A match made in Scouts
18/07/2019 News | Blog
Ray and Edna met in Scouts and lived their lives through Scout values. It seems only fitting to see their dedication to the Scouts family commemorated at Gilwell Park.
Being a Scouts volunteer is about so much more than volunteering. While transforming young people’s lives by developing their skills, volunteers themselves develop skills and build friendships that last a lifetime. For some, Scouts is where they meet a fellow volunteer who becomes a best friend, a partner, and in the case of the late Edna and Ray Hobden, the love of each other’s lives.
Both Edna and Ray were born in Stoke Newington in the 1920s but it was only a couple of decades later that their paths crossed for the first time. Ray had been in Scouts since he was a boy. Having a grown up with the movement, as a young man he attended a Scouts event where Edna was helping out. Scout Master, Eric Leach, introduced the pair. On 20 November 1948 Ray and Edna married. Ray asked Eric to be his best man.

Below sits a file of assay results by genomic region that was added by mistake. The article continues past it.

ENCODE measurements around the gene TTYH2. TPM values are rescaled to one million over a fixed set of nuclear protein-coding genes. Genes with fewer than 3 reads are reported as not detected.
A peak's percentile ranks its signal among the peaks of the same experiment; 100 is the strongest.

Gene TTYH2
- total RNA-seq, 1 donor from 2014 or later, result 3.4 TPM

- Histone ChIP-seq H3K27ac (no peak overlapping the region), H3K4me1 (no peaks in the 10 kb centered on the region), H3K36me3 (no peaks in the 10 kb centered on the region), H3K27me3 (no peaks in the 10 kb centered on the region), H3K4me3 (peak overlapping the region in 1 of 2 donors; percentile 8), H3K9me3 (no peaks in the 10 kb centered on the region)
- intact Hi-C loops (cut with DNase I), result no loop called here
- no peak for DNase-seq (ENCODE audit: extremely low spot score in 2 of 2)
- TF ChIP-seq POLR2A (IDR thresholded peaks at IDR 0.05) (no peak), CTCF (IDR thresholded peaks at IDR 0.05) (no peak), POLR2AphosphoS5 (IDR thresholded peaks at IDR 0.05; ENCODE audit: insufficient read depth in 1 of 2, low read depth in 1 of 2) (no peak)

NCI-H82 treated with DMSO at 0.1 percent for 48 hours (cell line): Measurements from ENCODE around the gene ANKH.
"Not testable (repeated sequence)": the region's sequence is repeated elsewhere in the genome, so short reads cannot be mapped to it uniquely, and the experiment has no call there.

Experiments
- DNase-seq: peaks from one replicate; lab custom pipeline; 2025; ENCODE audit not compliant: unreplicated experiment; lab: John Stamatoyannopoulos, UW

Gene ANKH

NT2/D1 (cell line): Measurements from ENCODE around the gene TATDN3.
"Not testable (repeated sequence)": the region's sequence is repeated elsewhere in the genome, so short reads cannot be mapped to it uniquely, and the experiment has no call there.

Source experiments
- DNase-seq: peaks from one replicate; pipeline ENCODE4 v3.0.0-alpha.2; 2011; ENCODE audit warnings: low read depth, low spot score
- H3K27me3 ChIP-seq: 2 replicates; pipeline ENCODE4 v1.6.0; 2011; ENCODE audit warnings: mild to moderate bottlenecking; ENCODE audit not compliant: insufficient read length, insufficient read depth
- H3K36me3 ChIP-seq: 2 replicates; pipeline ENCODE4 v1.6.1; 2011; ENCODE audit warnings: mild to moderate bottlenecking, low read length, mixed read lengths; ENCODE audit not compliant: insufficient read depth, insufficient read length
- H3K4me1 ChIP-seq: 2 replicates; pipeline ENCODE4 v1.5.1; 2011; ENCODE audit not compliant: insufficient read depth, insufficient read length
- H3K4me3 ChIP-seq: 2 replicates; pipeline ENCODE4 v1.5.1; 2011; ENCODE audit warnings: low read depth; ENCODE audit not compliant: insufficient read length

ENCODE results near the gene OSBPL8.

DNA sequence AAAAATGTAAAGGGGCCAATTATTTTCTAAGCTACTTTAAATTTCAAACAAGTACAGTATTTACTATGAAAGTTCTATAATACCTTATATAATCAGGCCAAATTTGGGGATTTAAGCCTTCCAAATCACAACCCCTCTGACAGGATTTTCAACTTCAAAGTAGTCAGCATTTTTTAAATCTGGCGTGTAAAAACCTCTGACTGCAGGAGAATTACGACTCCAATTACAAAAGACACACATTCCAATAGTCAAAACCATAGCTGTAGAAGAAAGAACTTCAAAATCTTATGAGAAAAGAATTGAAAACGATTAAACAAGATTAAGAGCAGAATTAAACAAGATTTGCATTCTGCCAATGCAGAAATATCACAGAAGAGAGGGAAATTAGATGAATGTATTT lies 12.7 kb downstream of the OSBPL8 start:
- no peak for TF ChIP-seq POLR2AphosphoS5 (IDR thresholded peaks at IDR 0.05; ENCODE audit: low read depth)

The couple’s history is rooted in Scouts. When Ray served in the Far East with the Royal Air Force during World War 2, he joined the 1st Penang Rover Crew. Following the war, he returned and was appointed Assistant Scout Master with the 11th North London Scout Troop in Stoke Newington and later, in 1957, he became Assistant Cub Master with the 25th Chingford (2nd Highhams Park) Cub Pack.
After the couple met and married, they moved to the Chingford area. Their relationship with Gilwell Park blossomed through their three children’s Scouts and Guiding activities, and in later life, through their visits with a local Group.
Ray passed away in April 2012 at the age of 90 and Edna followed him on June 2016 at the age of 91. Ray lived his life through Scouts values and the family were grateful to Gilwell Park for allowing both Ray’s and then Edna’s ashes to be spread under the Gilwell Oak.
A precious brick along the Promise Path was commissioned in loving memory of Ray Hobden (1921-2012) and Edna Hobden 1925-2016, as a fitting memorial to them both. The brick is a symbol not only of the time and value Ray and Edna brought to and received from the Scouts family, but it also maintains the family’s long links to Scouts and Gilwell Park.